This week I gave a talk at the career event of my former student society for mathematics and computer science students, ‘Christiaan Huygens’ (CH). All the speakers were asked to talk about their work, and the choices they made to get there. As it wasn’t always my goal to do a PhD, I thought it would be good for the students to hear about the doubts that I had. And now, for the purpose of sharing N=1 experiences, I’d like to share these thoughts with a wider audience.
One of the courses I followed during my masters was Pattern Recognition (IN4085, for the readers from TU Delft). I was immediately sold — it seemed magical that reading licence plates, recognizing faces, or predicting a patient’s diagnosis, were all based on the same underlying principles. I followed all the courses I could find on related topics, and did my graduation project on a pattern recognition topic (here is proof).
I was convinced that my job had to do something with pattern recognition. But, I also wanted to somehow apply all the “soft” skills that I had developed during my student union time. As many of my classmates were choosing consultancy jobs, I was excited to find out that there was something similar there to match both my interests: a data analysis consultancy job at a large company in Amsterdam. Note that this was 2010, and nobody was hiring “data scientists” yet, at least in the Netherlands.
Everything was going really well with that company. I had visited them for a day to find out more about their projects and meet the team I’d be working with. I really loved the new environment, and I was convinced I would be hired after an interview. Shortly afterwards, an opportunity to do a PhD in Delft came up. That was also an environment that I loved, but it was entirely different from the job in Amsterdam. It was safe and familiar. After all, I thought that during my MSc project I had already figured out what research was about (cough cough). Fueled by the belief that you should always do new and challenging things, I felt that choosing for a PhD would be seen as an inferior choice.
But, doubts also started to creep in. I could not define them fully at the time, but now I am quite sure the doubts were: (i) I wasn’t sure I would be challenged enough by the technical challenges of the job in Amsterdam and (ii) I thought I would be challenged too much socially — always looking professional, always interacting with people — things that I definitely enjoy, but perhaps not every day, and not coupled with a long commute.
Perhaps my biggest problem was that at the company, it would be part of my job to oversell things — make things seem more impressive than they are to clients, and come up with convincing arguments on the spot. This ability was considered very valuable among my classmates, and I imagine quite sought after by companies. I of course felt honored by the company’s belief I had this ability, because it wasn’t something that came to me naturally. So while I was excited and challenged by the prospect of developing this ability, it also felt like I would be betraying myself a little bit.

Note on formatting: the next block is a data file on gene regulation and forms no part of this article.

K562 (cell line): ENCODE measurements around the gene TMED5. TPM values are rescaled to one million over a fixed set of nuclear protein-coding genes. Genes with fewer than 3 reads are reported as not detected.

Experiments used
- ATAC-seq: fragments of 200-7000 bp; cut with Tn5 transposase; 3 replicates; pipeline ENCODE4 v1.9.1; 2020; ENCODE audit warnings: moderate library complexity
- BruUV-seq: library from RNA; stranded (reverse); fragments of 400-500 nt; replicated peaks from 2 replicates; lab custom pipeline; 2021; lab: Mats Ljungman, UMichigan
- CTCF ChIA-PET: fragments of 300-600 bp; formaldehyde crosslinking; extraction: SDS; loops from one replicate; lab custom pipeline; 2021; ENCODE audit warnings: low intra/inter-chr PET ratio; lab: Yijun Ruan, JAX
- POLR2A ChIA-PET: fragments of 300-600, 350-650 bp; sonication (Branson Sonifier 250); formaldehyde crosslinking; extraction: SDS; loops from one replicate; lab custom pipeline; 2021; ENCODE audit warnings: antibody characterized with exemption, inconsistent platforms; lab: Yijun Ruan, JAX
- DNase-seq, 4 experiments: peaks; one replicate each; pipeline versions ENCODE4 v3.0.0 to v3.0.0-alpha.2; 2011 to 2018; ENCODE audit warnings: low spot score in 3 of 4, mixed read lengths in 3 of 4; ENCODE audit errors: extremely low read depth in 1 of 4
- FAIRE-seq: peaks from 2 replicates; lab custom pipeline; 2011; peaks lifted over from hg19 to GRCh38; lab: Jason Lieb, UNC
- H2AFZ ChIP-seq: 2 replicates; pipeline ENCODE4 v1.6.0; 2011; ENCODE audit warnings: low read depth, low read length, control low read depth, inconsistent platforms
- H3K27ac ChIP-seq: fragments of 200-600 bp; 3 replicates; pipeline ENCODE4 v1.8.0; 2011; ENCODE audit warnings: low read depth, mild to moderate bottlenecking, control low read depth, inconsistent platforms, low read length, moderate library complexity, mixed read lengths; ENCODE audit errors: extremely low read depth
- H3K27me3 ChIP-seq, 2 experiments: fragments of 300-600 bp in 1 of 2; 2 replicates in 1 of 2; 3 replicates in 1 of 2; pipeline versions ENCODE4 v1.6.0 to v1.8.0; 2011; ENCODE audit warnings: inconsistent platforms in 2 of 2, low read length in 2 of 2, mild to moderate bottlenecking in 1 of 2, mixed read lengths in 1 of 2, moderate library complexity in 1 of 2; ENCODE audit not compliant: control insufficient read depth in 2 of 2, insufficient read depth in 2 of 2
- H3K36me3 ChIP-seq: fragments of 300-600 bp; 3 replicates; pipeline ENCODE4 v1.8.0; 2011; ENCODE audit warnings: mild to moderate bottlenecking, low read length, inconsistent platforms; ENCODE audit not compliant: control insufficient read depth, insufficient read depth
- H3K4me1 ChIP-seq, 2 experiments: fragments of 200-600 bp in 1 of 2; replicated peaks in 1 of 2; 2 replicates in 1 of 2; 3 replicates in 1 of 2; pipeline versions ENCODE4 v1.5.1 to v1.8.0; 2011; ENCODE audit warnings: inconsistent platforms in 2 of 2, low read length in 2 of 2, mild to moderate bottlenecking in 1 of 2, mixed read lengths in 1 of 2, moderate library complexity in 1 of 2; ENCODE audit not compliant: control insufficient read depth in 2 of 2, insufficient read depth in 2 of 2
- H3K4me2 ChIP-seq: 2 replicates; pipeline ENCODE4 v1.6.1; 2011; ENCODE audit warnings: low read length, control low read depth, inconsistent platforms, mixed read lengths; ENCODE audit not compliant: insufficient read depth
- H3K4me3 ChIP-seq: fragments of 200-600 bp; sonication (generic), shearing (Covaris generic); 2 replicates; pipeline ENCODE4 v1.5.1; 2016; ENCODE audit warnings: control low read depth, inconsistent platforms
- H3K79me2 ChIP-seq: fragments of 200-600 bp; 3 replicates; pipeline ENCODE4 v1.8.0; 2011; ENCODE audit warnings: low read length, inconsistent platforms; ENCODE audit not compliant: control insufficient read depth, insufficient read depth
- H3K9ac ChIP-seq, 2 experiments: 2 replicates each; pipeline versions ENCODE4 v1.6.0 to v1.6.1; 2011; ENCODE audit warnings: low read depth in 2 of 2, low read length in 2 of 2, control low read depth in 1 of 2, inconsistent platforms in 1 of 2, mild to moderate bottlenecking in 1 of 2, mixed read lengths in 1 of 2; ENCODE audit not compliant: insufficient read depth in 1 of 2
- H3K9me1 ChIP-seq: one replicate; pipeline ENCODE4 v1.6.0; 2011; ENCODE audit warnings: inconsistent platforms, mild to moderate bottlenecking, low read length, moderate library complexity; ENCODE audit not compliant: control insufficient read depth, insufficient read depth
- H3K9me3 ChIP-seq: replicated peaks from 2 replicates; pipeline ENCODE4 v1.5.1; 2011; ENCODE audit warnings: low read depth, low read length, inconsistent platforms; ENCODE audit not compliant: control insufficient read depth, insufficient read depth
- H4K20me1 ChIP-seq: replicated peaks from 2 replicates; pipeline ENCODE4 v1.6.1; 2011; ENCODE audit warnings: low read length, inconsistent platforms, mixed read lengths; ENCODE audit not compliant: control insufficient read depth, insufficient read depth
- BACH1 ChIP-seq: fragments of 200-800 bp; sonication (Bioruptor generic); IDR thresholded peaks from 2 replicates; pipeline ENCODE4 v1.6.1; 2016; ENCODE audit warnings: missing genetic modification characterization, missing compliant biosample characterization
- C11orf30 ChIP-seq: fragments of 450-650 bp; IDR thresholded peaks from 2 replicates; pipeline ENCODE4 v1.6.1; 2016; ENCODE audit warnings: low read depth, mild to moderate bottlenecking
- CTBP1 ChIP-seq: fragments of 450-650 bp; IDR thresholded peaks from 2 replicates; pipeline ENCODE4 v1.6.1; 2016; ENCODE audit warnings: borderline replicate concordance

One of the things that helped me in my decision is a conversation I had with an alumnus, who just finished his PhD and was switching to an industry job. The advice was to compare concrete opportunities (rather than PhD vs not PhD) and to consider the people I would work with, the daily tasks I would have to do, whether I could be myself, and how the position would fit in with the rest of my life. This cleared things up for me, and once I had accepted the PhD position, it felt like a huge weight off my shoulders.
I didn’t regret my decision for a second afterwards. I had a great time during my PhD because of the people that I worked with, not only inside the lab, but also other researchers that I met at conferences. I discovered I was very wrong about knowing what research is about! There are new, exciting and challenging things in my job every day, but challenging in a way that is meaningful to me. I also had quite a lot of freedom, both in the ideas I pursued and in managing how I spent my time. I was always in the office during regular work hours, but I appreciated being able to take days off, taking a holiday after a conference, or working at home if I wasn’t having the best day. I felt that I was being valued for my ideas, rather than for showing up and doing the job that was assigned to me. And isn’t being valued one of the most important components for job satisfaction?
That is not to say that you should always choose a PhD when in a similar situation. There are huge differences in PhD positions as well: not all researchers are nice people, and not all projects offer the same freedom that I had. I hope that the strategy that helped me — considering concrete opportunities, and staying true to yourself — should help you with the answer.